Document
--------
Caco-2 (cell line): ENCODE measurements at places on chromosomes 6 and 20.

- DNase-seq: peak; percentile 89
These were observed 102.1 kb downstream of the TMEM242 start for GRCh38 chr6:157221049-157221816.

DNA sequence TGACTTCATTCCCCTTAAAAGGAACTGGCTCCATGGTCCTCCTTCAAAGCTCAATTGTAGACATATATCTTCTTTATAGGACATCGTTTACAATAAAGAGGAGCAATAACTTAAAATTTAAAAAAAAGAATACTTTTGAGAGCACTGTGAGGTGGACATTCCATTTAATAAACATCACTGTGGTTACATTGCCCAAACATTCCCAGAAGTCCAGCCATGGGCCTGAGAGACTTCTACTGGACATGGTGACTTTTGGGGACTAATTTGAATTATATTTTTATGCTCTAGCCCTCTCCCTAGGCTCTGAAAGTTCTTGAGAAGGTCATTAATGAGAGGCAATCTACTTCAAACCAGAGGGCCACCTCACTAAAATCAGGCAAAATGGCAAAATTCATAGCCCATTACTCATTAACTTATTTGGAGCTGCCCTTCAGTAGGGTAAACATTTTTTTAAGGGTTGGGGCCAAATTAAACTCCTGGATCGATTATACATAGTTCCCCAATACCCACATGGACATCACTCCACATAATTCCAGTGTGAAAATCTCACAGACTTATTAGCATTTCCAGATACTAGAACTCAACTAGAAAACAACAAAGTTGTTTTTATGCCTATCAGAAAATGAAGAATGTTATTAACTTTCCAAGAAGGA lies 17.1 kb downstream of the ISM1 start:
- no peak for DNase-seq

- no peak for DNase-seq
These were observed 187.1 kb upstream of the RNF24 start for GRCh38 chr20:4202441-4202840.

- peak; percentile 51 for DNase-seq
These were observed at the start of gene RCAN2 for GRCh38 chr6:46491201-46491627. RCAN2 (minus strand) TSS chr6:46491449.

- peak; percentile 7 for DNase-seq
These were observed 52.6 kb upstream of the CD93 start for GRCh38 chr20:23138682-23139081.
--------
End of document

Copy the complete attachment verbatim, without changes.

Caco-2 (cell line): ENCODE measurements at places on chromosomes 6 and 20.

- DNase-seq: peak; percentile 89
These were observed 102.1 kb downstream of the TMEM242 start for GRCh38 chr6:157221049-157221816.

DNA sequence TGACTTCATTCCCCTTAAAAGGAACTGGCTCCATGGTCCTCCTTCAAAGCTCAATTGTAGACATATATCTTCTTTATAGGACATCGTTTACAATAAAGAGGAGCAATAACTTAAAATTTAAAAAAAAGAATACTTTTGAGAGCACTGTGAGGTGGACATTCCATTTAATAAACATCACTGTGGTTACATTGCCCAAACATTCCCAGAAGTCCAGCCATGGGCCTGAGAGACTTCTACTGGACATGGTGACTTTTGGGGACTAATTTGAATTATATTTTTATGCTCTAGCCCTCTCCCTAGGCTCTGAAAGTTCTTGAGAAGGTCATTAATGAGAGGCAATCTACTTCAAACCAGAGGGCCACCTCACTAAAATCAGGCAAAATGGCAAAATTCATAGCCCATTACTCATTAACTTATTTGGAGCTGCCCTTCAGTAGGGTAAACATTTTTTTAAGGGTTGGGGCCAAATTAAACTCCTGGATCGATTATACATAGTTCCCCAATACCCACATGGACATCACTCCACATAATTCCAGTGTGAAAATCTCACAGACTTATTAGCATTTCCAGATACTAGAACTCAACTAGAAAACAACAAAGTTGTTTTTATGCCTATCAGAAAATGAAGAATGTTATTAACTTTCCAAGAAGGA lies 17.1 kb downstream of the ISM1 start:
- no peak for DNase-seq

- no peak for DNase-seq
These were observed 187.1 kb upstream of the RNF24 start for GRCh38 chr20:4202441-4202840.

- peak; percentile 51 for DNase-seq
These were observed at the start of gene RCAN2 for GRCh38 chr6:46491201-46491627. RCAN2 (minus strand) TSS chr6:46491449.

- peak; percentile 7 for DNase-seq
These were observed 52.6 kb upstream of the CD93 start for GRCh38 chr20:23138682-23139081.